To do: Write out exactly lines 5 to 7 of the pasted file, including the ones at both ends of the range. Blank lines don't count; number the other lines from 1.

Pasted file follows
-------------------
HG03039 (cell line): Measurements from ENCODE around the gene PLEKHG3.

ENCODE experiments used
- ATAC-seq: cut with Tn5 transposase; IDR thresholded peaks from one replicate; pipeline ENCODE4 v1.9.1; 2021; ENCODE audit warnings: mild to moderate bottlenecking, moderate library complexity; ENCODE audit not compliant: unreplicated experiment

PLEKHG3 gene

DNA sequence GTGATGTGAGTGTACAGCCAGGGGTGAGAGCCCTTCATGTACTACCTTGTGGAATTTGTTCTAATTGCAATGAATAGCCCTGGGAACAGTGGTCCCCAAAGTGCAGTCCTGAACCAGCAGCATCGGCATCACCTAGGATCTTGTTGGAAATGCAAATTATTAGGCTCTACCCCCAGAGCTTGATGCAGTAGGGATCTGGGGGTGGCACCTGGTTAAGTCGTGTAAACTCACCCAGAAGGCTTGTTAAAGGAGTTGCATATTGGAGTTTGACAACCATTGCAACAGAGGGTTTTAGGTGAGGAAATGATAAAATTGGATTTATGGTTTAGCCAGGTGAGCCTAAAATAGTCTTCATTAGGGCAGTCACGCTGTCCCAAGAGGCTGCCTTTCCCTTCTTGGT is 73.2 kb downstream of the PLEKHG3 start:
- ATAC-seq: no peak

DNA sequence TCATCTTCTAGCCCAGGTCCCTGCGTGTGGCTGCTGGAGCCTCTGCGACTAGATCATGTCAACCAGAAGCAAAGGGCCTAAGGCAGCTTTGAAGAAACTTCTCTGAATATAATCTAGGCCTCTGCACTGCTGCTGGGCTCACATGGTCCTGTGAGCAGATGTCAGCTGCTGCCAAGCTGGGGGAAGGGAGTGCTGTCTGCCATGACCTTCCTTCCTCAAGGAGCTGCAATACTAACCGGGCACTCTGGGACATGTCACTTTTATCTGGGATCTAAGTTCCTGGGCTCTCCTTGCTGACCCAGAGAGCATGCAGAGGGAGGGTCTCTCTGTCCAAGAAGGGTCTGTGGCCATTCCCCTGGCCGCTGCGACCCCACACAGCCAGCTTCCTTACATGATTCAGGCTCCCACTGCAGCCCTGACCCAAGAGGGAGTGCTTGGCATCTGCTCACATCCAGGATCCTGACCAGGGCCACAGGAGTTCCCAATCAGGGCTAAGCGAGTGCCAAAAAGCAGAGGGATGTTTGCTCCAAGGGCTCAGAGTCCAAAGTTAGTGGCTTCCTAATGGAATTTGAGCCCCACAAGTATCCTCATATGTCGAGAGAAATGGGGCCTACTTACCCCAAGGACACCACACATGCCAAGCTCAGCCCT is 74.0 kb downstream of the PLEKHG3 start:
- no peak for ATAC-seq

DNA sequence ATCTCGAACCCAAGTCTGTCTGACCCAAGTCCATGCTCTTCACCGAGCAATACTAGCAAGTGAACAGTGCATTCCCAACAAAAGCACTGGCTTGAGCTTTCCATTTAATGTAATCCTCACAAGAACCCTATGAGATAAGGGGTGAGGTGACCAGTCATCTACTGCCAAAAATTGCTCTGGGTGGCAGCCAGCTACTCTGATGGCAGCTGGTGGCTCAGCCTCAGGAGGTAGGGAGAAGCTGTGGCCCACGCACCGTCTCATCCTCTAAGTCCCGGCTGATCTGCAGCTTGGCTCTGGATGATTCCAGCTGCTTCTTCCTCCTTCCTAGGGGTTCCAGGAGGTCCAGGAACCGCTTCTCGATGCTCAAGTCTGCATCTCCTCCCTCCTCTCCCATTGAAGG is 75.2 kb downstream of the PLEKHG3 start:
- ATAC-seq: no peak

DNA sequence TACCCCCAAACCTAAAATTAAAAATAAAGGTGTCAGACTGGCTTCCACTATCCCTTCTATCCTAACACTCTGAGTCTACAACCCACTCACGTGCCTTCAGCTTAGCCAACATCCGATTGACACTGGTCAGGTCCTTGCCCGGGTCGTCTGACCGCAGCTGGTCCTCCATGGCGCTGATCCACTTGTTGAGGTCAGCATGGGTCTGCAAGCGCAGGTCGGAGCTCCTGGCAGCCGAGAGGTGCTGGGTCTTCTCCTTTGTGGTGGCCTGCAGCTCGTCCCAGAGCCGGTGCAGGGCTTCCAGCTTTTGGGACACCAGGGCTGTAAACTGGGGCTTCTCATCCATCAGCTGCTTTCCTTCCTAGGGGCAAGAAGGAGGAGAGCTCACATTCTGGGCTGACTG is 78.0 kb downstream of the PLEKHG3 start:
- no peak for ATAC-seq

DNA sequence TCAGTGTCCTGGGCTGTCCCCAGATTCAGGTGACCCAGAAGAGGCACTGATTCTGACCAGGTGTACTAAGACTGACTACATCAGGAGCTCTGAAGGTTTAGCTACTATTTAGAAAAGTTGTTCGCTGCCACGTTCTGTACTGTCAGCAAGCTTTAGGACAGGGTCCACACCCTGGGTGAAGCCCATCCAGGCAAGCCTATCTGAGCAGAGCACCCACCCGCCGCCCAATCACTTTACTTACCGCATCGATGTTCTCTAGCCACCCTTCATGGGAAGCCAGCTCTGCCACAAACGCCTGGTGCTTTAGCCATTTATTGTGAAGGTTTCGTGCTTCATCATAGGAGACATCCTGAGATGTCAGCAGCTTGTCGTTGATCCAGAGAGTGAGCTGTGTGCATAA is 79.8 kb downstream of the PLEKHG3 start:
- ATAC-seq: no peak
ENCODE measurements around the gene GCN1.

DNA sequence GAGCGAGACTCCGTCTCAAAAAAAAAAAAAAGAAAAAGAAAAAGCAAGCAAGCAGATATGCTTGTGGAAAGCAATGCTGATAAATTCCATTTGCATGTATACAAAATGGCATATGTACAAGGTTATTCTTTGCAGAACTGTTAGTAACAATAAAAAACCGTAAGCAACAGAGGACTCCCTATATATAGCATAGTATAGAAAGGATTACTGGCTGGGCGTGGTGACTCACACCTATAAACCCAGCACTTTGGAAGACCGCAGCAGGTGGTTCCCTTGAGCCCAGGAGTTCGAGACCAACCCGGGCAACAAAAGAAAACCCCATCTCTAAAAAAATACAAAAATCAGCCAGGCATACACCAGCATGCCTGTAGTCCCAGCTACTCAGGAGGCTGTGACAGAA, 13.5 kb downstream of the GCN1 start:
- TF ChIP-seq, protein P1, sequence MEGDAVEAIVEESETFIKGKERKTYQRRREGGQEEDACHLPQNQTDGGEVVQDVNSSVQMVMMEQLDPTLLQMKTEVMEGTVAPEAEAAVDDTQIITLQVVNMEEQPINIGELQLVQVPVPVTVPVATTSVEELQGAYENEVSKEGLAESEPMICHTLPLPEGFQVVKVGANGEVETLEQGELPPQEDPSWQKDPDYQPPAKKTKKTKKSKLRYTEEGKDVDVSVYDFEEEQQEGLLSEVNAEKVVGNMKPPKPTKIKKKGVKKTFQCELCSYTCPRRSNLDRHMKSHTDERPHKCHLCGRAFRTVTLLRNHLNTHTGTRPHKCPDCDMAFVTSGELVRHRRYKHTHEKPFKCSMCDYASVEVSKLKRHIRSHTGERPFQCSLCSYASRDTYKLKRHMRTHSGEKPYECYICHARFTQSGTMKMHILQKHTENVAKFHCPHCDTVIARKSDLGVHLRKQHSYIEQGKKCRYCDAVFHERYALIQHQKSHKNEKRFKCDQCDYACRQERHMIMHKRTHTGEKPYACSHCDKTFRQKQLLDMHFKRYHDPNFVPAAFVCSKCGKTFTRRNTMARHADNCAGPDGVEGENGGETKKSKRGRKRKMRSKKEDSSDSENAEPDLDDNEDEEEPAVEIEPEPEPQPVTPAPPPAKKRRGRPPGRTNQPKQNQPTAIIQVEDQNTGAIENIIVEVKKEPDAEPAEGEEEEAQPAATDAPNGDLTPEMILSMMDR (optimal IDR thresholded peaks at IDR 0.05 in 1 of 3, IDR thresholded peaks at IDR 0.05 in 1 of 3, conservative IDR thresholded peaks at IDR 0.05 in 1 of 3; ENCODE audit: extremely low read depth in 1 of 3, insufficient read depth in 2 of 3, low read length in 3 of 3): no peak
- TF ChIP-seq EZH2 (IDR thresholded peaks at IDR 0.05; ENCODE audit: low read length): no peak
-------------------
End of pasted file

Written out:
DNA sequence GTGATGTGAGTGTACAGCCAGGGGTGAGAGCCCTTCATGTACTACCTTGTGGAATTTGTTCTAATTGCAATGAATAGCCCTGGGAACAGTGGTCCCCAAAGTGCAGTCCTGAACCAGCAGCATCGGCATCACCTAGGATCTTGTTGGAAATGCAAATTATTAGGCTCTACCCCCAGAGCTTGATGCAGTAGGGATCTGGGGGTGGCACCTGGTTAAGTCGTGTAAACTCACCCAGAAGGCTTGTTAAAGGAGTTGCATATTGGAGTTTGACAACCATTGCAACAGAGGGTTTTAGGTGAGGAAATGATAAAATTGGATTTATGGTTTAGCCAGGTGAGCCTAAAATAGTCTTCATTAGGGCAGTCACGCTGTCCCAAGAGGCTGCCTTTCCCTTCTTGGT is 73.2 kb downstream of the PLEKHG3 start:
- ATAC-seq: no peak

DNA sequence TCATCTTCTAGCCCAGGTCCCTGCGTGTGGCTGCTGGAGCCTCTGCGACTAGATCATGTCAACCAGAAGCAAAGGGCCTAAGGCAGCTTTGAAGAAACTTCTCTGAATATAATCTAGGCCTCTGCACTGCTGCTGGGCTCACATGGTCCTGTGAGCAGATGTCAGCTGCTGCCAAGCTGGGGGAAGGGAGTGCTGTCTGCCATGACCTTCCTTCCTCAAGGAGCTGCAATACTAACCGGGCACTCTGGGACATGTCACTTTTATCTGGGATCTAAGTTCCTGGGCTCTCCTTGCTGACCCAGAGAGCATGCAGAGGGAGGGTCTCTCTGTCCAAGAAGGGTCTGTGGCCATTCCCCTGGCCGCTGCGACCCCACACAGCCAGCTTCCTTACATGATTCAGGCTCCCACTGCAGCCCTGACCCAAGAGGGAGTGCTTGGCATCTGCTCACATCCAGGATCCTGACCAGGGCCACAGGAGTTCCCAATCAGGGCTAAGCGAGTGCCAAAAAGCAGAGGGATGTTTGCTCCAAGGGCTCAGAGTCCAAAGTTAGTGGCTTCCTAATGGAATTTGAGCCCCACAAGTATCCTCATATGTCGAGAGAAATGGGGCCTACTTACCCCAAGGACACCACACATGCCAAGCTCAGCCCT is 74.0 kb downstream of the PLEKHG3 start: